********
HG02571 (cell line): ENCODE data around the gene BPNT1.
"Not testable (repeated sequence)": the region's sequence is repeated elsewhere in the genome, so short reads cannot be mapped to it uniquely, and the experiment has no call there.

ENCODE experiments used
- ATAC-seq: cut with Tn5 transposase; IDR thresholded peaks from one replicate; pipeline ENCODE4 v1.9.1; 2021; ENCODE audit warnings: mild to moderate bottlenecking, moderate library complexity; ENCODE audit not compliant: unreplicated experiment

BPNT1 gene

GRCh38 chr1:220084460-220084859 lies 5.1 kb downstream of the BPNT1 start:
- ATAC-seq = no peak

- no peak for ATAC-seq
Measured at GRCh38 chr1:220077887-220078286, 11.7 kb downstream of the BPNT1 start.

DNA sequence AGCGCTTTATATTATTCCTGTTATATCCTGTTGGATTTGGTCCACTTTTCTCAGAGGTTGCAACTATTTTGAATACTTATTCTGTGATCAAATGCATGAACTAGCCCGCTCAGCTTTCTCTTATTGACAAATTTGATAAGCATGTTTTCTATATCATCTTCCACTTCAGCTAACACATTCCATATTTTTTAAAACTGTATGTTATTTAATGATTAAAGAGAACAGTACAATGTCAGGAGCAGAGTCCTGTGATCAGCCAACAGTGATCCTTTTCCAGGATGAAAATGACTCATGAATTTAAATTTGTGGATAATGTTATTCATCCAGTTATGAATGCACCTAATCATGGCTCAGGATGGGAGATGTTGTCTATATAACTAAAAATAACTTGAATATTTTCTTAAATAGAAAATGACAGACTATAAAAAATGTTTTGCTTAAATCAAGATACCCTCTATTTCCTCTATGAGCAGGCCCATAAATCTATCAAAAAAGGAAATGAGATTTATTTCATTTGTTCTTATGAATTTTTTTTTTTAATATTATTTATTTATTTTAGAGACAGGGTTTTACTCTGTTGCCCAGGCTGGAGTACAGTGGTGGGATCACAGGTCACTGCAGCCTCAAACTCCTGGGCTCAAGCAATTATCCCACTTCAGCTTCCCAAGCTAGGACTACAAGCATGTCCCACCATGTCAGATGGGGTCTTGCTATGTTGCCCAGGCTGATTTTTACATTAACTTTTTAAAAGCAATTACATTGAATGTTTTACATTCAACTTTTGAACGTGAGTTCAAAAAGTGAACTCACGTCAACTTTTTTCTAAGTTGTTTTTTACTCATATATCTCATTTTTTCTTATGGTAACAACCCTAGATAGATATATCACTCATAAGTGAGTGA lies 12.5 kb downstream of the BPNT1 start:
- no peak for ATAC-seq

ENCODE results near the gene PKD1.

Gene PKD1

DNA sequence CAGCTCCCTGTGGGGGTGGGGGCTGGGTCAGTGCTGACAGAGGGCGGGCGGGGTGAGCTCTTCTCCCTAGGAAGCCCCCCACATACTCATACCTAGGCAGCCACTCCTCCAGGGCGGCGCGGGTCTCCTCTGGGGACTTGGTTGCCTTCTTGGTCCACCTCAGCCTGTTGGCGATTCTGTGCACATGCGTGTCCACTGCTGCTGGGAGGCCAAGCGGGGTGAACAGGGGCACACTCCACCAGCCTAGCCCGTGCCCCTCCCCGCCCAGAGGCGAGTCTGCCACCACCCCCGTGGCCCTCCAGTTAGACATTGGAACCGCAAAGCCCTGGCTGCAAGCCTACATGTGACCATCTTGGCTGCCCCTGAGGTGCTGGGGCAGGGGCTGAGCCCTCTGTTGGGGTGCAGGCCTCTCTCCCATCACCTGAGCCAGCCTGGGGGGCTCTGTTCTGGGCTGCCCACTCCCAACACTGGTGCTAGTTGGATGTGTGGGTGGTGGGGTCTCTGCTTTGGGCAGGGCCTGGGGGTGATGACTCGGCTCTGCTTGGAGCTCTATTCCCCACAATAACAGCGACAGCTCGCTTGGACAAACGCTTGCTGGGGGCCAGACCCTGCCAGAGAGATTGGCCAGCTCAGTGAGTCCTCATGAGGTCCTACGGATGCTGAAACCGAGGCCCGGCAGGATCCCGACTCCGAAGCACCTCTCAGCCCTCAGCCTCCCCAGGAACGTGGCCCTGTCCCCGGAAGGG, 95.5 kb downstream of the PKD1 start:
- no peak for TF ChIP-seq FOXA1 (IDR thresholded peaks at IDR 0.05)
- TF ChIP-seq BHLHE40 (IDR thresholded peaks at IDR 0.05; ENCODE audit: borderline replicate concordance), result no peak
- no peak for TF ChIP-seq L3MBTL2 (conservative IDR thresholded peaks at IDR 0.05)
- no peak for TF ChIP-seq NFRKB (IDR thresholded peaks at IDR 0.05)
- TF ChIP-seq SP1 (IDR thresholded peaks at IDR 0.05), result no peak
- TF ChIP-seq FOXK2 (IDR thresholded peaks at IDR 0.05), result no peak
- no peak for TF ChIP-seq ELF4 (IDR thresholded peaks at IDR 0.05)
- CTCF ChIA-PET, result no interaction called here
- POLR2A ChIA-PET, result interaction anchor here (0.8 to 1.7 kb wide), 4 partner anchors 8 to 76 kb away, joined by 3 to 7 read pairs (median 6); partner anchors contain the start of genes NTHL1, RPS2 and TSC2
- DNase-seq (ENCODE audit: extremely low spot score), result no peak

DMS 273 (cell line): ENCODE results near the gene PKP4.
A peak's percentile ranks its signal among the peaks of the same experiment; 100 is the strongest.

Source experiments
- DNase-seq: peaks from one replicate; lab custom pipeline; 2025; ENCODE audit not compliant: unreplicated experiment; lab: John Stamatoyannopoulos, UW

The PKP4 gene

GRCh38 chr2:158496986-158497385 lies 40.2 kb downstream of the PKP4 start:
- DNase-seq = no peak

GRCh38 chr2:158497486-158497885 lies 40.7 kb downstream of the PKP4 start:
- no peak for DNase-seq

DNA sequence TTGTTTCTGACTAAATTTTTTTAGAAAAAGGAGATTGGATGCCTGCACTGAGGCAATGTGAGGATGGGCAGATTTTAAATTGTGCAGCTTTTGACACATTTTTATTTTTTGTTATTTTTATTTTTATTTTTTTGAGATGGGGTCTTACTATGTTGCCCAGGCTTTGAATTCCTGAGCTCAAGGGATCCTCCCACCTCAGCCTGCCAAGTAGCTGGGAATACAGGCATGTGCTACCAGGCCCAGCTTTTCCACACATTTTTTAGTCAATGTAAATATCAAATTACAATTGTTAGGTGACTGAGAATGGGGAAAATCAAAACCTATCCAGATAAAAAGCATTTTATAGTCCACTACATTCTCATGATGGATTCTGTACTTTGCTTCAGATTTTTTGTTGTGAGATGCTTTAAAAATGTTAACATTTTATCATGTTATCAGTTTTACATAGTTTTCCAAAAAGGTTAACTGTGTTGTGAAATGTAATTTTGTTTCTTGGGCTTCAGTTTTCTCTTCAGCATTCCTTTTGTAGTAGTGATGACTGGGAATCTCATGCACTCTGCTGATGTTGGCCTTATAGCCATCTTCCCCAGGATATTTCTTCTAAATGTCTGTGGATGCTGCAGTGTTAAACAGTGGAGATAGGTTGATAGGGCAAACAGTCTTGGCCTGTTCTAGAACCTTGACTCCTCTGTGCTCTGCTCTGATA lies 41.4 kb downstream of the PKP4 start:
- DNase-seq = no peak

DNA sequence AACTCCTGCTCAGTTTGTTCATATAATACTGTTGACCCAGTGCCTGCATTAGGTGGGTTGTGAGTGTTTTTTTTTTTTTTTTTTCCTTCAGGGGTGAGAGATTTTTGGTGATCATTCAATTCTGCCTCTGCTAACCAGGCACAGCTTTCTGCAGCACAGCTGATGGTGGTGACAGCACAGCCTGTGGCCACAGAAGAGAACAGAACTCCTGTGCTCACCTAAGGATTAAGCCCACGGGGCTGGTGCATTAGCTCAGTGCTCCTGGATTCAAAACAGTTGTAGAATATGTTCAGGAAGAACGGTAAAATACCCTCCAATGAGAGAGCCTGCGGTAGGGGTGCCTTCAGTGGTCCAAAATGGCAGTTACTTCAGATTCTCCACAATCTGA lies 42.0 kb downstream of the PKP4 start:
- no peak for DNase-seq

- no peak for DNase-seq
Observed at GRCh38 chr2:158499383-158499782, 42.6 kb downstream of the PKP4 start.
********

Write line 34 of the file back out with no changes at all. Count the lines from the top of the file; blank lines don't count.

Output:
DNA sequence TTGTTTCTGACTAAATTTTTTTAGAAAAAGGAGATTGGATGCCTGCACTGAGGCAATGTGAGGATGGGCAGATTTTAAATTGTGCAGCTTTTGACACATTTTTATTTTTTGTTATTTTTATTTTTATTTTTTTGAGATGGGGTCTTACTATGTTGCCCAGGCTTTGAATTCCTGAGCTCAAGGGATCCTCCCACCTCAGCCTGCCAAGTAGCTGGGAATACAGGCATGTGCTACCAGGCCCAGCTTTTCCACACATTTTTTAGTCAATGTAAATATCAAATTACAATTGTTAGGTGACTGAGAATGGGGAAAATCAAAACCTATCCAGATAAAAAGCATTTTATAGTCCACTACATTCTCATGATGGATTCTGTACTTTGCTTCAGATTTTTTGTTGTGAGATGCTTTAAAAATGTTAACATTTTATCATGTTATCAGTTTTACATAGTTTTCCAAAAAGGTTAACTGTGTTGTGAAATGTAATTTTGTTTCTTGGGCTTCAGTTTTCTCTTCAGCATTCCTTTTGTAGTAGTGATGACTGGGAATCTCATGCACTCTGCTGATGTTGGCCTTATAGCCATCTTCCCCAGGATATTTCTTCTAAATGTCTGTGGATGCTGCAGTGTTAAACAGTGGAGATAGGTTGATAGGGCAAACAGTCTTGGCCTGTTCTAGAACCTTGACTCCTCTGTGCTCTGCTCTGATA lies 41.4 kb downstream of the PKP4 start: